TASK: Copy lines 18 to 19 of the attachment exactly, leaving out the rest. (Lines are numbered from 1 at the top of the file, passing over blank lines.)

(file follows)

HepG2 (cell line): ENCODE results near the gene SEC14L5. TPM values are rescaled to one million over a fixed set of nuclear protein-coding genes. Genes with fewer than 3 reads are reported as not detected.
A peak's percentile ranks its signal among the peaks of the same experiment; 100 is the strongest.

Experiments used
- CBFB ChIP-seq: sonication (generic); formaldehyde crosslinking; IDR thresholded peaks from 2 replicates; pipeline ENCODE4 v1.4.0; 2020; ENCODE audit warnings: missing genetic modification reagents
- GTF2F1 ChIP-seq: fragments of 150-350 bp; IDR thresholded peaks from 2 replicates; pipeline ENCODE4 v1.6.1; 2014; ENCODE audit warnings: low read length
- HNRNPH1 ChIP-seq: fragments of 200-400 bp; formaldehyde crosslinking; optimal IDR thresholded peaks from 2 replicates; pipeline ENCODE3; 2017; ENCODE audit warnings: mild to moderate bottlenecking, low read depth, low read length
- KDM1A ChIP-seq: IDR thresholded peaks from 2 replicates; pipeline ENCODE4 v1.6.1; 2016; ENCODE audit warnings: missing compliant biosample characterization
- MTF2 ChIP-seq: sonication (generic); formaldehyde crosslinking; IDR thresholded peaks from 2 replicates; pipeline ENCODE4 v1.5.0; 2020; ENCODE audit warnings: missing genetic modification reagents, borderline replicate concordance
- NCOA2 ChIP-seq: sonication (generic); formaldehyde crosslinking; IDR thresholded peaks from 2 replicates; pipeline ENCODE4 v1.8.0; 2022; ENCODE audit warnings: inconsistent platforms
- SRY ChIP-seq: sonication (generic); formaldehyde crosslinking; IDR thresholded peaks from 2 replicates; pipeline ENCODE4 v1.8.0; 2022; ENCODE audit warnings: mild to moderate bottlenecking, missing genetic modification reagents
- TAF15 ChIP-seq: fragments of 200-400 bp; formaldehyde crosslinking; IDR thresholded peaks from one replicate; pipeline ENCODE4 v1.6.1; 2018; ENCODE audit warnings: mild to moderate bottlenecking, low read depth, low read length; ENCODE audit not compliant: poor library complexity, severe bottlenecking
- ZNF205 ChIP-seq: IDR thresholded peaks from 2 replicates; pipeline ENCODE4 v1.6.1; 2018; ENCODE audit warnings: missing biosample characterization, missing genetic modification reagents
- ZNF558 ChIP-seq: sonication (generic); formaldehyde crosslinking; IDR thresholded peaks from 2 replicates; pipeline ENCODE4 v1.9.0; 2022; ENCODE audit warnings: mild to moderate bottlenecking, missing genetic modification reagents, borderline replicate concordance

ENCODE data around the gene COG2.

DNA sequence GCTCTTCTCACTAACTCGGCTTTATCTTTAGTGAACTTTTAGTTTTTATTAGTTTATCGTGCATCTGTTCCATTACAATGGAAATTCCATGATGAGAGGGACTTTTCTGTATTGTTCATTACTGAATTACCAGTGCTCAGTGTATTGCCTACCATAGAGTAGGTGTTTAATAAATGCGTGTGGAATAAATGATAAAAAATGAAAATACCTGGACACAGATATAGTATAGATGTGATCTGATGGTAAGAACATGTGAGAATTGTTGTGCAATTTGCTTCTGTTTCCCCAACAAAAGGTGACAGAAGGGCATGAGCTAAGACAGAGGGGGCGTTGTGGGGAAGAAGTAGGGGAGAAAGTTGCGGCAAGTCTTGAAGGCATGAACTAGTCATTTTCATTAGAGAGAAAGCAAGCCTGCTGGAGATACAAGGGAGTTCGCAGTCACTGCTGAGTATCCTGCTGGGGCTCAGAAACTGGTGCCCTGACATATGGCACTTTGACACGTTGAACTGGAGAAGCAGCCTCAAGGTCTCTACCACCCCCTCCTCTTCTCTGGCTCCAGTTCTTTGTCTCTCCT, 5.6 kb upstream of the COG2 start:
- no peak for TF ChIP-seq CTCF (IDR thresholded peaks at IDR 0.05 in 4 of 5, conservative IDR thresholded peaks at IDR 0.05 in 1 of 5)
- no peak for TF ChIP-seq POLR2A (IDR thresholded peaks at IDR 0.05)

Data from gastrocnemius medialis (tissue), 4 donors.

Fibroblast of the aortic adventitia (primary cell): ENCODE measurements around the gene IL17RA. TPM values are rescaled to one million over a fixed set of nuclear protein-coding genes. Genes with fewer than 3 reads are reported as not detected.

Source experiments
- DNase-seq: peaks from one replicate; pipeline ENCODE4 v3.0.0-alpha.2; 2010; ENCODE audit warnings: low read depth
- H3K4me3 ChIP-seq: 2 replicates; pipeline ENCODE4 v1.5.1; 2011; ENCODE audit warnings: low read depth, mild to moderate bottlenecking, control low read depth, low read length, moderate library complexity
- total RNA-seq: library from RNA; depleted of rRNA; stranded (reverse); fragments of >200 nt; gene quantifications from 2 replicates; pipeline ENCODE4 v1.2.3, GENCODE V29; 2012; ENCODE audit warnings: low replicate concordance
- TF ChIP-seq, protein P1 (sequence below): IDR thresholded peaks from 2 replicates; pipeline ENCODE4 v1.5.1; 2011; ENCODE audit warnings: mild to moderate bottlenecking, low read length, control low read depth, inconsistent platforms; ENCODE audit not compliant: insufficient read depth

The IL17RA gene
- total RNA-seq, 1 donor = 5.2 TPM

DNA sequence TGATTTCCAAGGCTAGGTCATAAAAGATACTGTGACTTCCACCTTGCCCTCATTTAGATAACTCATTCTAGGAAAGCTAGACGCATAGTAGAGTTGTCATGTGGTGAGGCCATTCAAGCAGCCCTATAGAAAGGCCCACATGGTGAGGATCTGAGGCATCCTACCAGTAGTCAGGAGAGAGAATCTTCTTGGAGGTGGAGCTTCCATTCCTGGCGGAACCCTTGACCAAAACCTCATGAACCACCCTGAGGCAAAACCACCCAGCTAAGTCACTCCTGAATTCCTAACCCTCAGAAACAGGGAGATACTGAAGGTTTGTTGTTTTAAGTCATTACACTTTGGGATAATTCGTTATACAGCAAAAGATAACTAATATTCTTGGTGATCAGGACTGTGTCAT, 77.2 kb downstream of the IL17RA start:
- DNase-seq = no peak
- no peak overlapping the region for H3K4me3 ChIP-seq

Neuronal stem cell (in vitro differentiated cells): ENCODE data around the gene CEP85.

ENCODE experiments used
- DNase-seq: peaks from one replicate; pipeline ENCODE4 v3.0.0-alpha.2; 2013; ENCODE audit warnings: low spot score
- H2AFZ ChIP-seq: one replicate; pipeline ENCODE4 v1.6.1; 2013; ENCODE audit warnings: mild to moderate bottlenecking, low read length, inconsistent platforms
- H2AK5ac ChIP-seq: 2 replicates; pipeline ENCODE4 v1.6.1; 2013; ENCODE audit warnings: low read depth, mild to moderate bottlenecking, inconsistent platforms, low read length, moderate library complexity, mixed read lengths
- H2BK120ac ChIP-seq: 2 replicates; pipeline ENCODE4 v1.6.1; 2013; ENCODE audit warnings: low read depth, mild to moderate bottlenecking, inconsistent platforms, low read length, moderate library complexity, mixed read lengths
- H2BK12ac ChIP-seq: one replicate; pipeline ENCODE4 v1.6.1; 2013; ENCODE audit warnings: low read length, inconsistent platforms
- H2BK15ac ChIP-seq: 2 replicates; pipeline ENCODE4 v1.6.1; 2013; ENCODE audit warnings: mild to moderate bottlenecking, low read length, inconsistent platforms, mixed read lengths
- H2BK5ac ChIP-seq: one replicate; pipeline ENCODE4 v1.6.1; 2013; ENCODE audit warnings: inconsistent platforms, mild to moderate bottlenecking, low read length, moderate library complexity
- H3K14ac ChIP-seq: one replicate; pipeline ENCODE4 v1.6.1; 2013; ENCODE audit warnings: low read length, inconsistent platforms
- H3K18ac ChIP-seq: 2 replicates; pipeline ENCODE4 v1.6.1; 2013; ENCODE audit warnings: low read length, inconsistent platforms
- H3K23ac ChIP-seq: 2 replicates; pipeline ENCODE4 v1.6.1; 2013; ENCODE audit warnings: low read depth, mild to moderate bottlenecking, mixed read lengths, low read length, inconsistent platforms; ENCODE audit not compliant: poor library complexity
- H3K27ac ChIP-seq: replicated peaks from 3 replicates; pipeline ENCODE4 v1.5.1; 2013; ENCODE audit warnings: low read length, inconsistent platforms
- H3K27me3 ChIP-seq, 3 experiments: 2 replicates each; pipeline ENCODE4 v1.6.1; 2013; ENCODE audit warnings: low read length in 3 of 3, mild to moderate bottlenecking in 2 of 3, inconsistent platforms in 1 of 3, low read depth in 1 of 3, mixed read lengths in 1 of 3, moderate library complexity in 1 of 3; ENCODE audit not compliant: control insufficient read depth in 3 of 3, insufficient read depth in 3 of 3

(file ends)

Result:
Data from gastrocnemius medialis (tissue), 4 donors.

Fibroblast of the aortic adventitia (primary cell): ENCODE measurements around the gene IL17RA. TPM values are rescaled to one million over a fixed set of nuclear protein-coding genes. Genes with fewer than 3 reads are reported as not detected.